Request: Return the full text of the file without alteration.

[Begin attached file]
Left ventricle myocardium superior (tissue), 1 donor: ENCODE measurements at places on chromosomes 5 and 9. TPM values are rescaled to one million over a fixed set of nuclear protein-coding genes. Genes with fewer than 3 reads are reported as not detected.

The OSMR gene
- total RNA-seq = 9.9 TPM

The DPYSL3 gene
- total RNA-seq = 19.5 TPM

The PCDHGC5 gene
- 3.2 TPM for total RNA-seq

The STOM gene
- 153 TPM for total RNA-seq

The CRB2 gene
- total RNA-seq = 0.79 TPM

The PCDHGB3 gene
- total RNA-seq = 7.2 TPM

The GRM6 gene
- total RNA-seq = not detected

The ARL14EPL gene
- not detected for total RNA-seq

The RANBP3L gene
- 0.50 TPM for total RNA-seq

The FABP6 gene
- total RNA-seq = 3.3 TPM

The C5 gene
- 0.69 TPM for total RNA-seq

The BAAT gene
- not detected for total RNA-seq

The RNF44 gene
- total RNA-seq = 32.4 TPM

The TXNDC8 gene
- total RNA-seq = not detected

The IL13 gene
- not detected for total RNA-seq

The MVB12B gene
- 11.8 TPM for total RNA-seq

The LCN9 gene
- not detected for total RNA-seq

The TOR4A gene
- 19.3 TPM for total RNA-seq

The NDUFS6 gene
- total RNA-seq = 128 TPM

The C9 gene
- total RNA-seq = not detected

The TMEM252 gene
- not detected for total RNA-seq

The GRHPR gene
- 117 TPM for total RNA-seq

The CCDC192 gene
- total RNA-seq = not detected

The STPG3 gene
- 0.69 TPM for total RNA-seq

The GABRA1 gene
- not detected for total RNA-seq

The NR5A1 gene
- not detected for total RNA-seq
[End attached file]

Left ventricle myocardium superior (tissue), 1 donor: ENCODE measurements at places on chromosomes 5 and 9. TPM values are rescaled to one million over a fixed set of nuclear protein-coding genes. Genes with fewer than 3 reads are reported as not detected.

The OSMR gene
- total RNA-seq = 9.9 TPM

The DPYSL3 gene
- total RNA-seq = 19.5 TPM

The PCDHGC5 gene
- 3.2 TPM for total RNA-seq

The STOM gene
- 153 TPM for total RNA-seq

The CRB2 gene
- total RNA-seq = 0.79 TPM

The PCDHGB3 gene
- total RNA-seq = 7.2 TPM

The GRM6 gene
- total RNA-seq = not detected

The ARL14EPL gene
- not detected for total RNA-seq

The RANBP3L gene
- 0.50 TPM for total RNA-seq

The FABP6 gene
- total RNA-seq = 3.3 TPM

The C5 gene
- 0.69 TPM for total RNA-seq

The BAAT gene
- not detected for total RNA-seq

The RNF44 gene
- total RNA-seq = 32.4 TPM

The TXNDC8 gene
- total RNA-seq = not detected

The IL13 gene
- not detected for total RNA-seq

The MVB12B gene
- 11.8 TPM for total RNA-seq

The LCN9 gene
- not detected for total RNA-seq

The TOR4A gene
- 19.3 TPM for total RNA-seq

The NDUFS6 gene
- total RNA-seq = 128 TPM

The C9 gene
- total RNA-seq = not detected

The TMEM252 gene
- not detected for total RNA-seq

The GRHPR gene
- 117 TPM for total RNA-seq

The CCDC192 gene
- total RNA-seq = not detected

The STPG3 gene
- 0.69 TPM for total RNA-seq

The GABRA1 gene
- not detected for total RNA-seq

The NR5A1 gene
- not detected for total RNA-seq